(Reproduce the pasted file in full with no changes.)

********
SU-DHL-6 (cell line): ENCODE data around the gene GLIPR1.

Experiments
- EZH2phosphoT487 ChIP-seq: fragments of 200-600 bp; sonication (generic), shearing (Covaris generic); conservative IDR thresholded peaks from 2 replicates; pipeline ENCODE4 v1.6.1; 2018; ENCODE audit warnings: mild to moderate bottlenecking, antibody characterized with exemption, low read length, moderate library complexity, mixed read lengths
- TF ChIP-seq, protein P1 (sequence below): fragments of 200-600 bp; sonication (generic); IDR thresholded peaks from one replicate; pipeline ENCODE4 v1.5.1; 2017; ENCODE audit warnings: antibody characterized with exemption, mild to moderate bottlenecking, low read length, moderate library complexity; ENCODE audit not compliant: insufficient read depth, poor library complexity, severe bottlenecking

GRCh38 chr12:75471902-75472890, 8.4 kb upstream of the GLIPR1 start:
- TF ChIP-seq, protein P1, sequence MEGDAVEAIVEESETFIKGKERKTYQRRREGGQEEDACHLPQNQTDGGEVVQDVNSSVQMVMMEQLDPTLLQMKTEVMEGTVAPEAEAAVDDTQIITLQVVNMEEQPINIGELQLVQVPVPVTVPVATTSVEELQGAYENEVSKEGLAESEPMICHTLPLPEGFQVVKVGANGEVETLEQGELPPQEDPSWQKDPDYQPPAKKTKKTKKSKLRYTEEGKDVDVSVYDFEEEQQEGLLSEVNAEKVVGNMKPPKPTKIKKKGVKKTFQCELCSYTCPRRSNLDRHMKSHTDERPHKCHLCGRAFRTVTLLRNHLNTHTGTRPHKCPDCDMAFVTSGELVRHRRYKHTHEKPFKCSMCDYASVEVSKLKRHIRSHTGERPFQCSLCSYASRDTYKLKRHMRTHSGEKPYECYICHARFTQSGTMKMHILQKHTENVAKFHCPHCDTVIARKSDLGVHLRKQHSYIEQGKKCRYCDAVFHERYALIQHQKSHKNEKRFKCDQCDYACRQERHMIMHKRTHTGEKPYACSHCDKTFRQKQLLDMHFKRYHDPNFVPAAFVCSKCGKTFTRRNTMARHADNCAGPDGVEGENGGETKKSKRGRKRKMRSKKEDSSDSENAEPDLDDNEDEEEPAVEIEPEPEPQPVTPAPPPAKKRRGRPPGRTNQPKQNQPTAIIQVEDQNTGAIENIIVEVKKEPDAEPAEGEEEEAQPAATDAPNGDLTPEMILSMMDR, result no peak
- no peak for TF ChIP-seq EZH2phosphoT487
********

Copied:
SU-DHL-6 (cell line): ENCODE data around the gene GLIPR1.

Experiments
- EZH2phosphoT487 ChIP-seq: fragments of 200-600 bp; sonication (generic), shearing (Covaris generic); conservative IDR thresholded peaks from 2 replicates; pipeline ENCODE4 v1.6.1; 2018; ENCODE audit warnings: mild to moderate bottlenecking, antibody characterized with exemption, low read length, moderate library complexity, mixed read lengths
- TF ChIP-seq, protein P1 (sequence below): fragments of 200-600 bp; sonication (generic); IDR thresholded peaks from one replicate; pipeline ENCODE4 v1.5.1; 2017; ENCODE audit warnings: antibody characterized with exemption, mild to moderate bottlenecking, low read length, moderate library complexity; ENCODE audit not compliant: insufficient read depth, poor library complexity, severe bottlenecking

GRCh38 chr12:75471902-75472890, 8.4 kb upstream of the GLIPR1 start:
- TF ChIP-seq, protein P1, sequence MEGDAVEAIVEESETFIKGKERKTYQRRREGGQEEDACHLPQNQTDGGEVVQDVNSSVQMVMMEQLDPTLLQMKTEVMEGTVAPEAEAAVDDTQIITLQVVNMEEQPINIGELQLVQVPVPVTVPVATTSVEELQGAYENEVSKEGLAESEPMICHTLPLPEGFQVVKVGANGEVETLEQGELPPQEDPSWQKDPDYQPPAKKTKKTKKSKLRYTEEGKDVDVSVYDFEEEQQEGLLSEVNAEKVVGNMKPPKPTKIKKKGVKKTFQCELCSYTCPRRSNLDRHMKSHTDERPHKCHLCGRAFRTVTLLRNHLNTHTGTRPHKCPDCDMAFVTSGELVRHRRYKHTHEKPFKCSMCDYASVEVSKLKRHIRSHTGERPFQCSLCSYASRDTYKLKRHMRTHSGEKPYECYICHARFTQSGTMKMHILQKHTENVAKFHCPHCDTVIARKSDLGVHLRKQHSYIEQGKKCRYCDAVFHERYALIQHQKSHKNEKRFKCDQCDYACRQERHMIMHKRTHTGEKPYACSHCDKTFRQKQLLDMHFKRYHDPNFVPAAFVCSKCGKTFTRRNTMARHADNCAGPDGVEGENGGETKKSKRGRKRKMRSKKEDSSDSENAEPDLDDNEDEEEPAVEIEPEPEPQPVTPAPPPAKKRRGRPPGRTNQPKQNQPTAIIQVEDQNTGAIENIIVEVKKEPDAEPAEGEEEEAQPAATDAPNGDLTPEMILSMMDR, result no peak
- no peak for TF ChIP-seq EZH2phosphoT487